The Great Outdoors: Our Family Fish
We often get asked where we’re from, and this question is usually followed by a raised eyebrow or a surprised look when the answer is Gwinnett County, Georgia. If you’re not aware, Gwinnett County is one of the biggest Atlanta suburbs, home to almost a million people (more than twice as many as the city of Atlanta) from across the country and around the world. Nobody is from here. Or at least that’s what everyone assumes. We’d daresay we’re one of the few families that can claim an ancestor born in Gwinnett all the way back to the 1820s, back when the county’s population was a little less than 5,000. Multiple branches of our family tree have seen some amazing changes in North Georgia, some good and some bad. And while very little of that county our family came up in remains, if you look closely enough you can still find bits and pieces of it.
So it goes without saying that we’re big fans of things that are native to Georgia. If you’re looking for a Georgia native, the shoal bass is about as native as you can get. Yeah, you can find him in a tiny corner of Florida and the Eastern side of Alabama, but make no mistake, this is a Georgia fish. You’re probably all very familiar with his cousin, the largemouth bass. They’re ubiquitous across much of America, and you can usually find 4 or 5 different shows on your cable line-up at any given time on a Saturday morning dedicated to the largemouth bass. They live in rivers, they live in lakes, and they even live on the brackish coast. They’re everywhere. But the shoal bass only lives in certain places, usually rivers with lots of shoals (hence the name), and it doesn’t do well elsewhere.
The shoal bass was thriving in the Chattahoochee and Flint Rivers in Georgia long before the first European ever stepped foot in the state. Scientists have figured out that a shoal bass can travel more than a hundred miles to spawn, something that sounds more like a Pacific salmon than a bass. They can grow pretty big, too, with the world record being an eight pound, twelve ounce monster from the Flint River. They’re really an incredible fish. But they’re in danger of disappearing from many places they’ve lived for millennia.
In many ways, the shoal bass perfectly tells the story of how Georgia has changed. More than a century ago, we started building dams to harness the power of rivers. The city of Columbus was built on the power of the Chattahoochee River and its mill dams. Federal reservoirs like Lake Lanier followed in the mid-20th century, and forever changed the nature of the river. No longer could shoal bass migrate up and down the state, and in the case of our hometown the temperature was changed so much that trout replaced the shoal bass. In places where the shoal bass remained, other bass species from other parts of the country were moved in and either hybridized with them or simply outcompeted them.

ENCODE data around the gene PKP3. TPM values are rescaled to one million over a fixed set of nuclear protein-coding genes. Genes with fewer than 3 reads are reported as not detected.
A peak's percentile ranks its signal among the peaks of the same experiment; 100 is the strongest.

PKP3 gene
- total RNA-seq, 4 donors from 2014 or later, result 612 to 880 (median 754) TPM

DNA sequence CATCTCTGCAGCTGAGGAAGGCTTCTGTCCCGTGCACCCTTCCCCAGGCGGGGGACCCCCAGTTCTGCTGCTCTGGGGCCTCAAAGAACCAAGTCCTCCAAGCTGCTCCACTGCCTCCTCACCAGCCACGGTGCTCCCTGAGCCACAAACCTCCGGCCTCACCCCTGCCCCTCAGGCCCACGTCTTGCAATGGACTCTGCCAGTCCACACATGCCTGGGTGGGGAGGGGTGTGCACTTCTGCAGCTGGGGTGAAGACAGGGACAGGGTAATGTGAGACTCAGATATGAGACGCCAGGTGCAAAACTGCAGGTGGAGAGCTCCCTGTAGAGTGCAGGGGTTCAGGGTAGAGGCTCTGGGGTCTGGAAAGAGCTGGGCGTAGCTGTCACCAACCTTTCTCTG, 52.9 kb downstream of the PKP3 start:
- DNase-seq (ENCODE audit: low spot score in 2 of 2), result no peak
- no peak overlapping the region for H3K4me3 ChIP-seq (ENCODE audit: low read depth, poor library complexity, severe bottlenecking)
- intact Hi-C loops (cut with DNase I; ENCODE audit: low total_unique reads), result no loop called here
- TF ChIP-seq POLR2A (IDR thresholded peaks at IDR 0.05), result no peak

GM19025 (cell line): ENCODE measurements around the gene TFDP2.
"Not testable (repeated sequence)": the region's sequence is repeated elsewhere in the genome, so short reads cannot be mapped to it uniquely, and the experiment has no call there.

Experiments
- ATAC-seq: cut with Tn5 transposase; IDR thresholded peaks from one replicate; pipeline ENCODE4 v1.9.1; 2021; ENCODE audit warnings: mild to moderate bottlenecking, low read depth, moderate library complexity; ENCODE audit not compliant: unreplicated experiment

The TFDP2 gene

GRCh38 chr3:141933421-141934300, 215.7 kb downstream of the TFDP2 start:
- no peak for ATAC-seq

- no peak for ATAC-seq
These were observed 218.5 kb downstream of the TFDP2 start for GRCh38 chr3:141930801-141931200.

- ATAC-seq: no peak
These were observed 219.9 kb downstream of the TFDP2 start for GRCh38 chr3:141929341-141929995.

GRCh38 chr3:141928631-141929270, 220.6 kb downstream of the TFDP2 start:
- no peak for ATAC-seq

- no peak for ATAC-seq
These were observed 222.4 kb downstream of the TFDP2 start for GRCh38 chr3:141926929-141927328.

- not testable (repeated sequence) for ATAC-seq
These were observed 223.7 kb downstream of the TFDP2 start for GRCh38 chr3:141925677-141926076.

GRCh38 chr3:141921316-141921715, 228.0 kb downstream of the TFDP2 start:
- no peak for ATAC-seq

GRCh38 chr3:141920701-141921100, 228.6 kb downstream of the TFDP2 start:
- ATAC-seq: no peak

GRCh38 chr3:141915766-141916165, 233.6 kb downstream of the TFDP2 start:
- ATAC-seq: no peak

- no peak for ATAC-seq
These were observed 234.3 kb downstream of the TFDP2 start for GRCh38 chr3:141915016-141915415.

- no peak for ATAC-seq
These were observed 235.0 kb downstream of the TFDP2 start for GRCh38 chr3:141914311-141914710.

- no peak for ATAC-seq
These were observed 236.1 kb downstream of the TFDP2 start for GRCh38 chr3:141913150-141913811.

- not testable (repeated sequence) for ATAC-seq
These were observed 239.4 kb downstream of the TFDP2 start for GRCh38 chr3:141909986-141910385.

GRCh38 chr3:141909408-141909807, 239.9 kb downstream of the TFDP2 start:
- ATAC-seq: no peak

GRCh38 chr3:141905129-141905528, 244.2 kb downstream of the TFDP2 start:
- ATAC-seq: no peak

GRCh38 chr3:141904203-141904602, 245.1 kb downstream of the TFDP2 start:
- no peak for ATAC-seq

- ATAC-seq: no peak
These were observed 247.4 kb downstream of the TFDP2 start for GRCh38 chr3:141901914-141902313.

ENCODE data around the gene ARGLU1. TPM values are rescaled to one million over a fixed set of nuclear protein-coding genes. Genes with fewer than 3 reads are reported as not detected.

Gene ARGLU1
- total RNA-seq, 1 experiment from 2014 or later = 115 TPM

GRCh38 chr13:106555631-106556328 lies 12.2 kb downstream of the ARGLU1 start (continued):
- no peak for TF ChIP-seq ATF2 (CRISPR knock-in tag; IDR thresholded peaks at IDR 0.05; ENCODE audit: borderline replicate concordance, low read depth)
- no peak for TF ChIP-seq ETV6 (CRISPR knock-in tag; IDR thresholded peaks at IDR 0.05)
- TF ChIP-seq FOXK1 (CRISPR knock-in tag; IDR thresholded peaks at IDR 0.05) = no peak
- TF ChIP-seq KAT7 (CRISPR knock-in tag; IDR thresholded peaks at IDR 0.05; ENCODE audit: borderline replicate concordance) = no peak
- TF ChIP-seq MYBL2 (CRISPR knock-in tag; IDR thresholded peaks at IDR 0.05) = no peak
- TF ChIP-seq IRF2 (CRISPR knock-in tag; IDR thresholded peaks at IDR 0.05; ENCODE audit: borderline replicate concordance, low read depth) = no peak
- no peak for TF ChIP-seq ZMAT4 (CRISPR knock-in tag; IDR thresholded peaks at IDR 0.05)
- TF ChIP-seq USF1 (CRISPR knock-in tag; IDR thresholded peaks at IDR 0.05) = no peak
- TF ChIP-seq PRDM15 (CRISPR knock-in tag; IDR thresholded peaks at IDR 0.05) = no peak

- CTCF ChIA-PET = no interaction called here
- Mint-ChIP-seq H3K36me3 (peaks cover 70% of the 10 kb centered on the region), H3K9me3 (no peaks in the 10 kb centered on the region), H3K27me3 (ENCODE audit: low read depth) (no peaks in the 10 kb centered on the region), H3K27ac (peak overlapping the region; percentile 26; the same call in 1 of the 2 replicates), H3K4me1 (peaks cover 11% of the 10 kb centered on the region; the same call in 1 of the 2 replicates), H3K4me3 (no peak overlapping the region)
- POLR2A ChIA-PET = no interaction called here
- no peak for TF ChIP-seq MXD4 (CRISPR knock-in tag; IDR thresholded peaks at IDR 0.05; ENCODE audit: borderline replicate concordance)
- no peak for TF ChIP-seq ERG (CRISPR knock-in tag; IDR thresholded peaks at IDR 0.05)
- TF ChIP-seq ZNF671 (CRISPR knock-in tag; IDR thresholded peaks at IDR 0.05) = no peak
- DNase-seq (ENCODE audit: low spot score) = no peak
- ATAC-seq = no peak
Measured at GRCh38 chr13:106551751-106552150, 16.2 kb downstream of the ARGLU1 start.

And yet the shoal bass still remains if you look hard enough for it. In much the same way, you can find parts of old Georgia when you look hard enough. That’s why we’re so excited to share these stories with you when we come across them. And it is why we enjoy fishing for the descendants of a fish that our ancestors caught way back in the 19th century in the exact same places. In that way, you could say that the shoal bass really is our family fish. Perhaps so much so that we even ought to look into replacing the lions on our traditional family crest with the shoal bass.
If you want to try to catch the shoal bass, we can recommend a few places. The Flint River in middle Georgia near Thomaston probably has the best shoal bass fishing anywhere. We'd also recommend the Chattahoochee and Chestatee Rivers above Lake Lanier and the Chattahoochee River between Sandy Springs and Atlanta. Because of the nature of where the shoal bass lives, floating these rivers with a kayak can be a great way to fish the shoals of these rivers. If you have any further questions about the shoal bass or fishing in Georgia shoot us a note in the "Contact Us" section of our site.